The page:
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  The Wild Animals In My Life
  Flesh World

Iron Lung Records

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Flesh World is another band to ride the current trend of "let's pick a band name that reviewers will be hesitant to Google while at work". I'm not certain that the phrase "flesh world" would be frowned upon by Corporate IT Security, but i can also see that it would be a good name for a pornography site. So, best to wait until i am not at work to look up anything about this band, which to be honest is a little bit of a hassle.

And i when i do look online i discover that there are three bands with this same name: one in France, one in Poland, and one in San Francisco.

Although i am curious as to the French bands excellently titled Reptilian Sisterhood LP, it is the bay area band that made The Wild Animals In My Life, which is the ostensible subject of this review.

So, Flesh World, in this case at least, is a 4-piece post-punk band from San Francisco. If you like that old, dark, post-punk sound with crisp guitars, moody beats, and dispassionate vocals then this is for you. This quartet actually does a great job with that old 1980s sound. I grew up with this stuff, and i really like what Flesh World are doing.

The record starts off with guitars grinding in To Lose Me. Vocalist Jess Scott's voice is echoed all to hell and back and the song grinds along under the weight of a lot of distortion, the guitars a fuzzy haze and the rhythm sort of implied by the flow in the overall distortion and the steady click of a hi-hat. Intense.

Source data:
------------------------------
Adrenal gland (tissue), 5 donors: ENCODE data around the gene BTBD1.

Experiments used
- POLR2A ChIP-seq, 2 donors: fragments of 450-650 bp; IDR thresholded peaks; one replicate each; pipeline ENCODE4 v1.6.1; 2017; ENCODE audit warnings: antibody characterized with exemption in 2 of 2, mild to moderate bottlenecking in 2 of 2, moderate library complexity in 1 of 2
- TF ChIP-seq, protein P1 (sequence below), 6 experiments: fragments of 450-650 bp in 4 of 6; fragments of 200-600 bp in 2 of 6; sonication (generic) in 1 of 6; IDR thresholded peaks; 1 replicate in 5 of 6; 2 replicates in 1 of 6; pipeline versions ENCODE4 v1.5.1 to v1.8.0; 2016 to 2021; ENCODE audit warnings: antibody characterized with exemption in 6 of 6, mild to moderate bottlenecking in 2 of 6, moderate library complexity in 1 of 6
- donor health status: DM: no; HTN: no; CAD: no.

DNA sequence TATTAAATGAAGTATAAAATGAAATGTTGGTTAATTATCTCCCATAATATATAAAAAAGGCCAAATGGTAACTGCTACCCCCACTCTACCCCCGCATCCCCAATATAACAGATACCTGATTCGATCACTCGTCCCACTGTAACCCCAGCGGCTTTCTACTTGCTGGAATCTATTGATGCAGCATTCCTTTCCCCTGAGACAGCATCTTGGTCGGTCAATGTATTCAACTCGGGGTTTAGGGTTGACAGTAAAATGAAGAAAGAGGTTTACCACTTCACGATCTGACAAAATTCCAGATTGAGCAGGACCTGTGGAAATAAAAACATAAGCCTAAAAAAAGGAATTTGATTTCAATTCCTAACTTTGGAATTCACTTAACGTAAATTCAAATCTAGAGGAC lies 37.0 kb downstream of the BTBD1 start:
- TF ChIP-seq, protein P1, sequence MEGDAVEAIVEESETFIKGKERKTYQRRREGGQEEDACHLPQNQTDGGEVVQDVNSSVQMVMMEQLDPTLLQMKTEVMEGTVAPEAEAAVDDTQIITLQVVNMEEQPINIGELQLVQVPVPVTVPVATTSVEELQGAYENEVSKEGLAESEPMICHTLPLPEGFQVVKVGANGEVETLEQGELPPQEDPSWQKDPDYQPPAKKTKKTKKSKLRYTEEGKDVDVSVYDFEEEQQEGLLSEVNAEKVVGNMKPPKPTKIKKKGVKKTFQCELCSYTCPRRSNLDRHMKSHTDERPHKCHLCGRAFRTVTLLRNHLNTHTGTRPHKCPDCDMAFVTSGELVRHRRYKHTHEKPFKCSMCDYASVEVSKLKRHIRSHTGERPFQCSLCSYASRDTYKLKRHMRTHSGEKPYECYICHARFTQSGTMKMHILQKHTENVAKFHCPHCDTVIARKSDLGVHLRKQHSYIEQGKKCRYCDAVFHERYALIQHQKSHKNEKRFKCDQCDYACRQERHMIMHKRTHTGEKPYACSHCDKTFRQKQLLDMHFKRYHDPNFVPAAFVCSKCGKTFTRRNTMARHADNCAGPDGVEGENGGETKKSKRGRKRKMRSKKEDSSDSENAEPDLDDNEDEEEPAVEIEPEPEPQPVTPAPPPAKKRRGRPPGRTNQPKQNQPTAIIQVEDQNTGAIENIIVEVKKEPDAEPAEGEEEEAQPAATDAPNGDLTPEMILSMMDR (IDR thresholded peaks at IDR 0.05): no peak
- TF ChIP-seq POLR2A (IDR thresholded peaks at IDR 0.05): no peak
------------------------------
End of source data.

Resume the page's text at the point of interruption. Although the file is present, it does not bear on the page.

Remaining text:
On Just To Tear Me Down Jess Scott and her co-guitarist Scott Moore chime along, channeling the work of Felt, something i am determined to track down wherever it hides.

The title track has a catchy, swaying beat, but it is here that the vocals seem their oddest. That is, Scott sings in a sort of clipped way, the words clear yet the sounds slightly off. To be honest, it reminds me of that German new wave stuff that surfaced every once in a while in the 1980s -- it sounds like Scott is singing through an accent. Maybe she is German -- nothing i can find online confirms or denies that. Either way, it is just a little odd, but perfectly in keeping with the genre. The song itself is pretty nice and catchy.

Shaved Head has a really steady droning beat that drives along as a guitar picks a fun little melody and Scott sings, bored, in the background. Poolside Boys is a great tune. The drumming is a steady flat tapping and the guitars whirr up from simmer to parboil as Scott's voice wails away. This is a feverish song, delirium taking you on a whirring dance, and after all post- punk was all about the dance.

It's back to the breakneck pace for Strawberry Bomber, a lo fi sort of old punk tune, just all forward thrusted rhythm and distorted guitars. Her accent shows up here again. Her voice is also really odd on Your Love Is Like A House, where "like" is drawn out to "l-AIII-ke" with a different vowel sound. This is a decent song with the drums all over the place.

And finally the record ends with Here In The Dark which, at over 6 minutes, is an opus for this band. The song starts as a catchy little thing, the guitar playing a happy riff and a fun little drum beat, but it builds in intensity until the guitars are grinding furiously and the drums beating out an angry thud. The record ends with a good, old-fashioned post-punk noise freakout. Awesome.

I am impressed and think that fans of New Wave and Post-Punk will want to track this down. Quality stuff.

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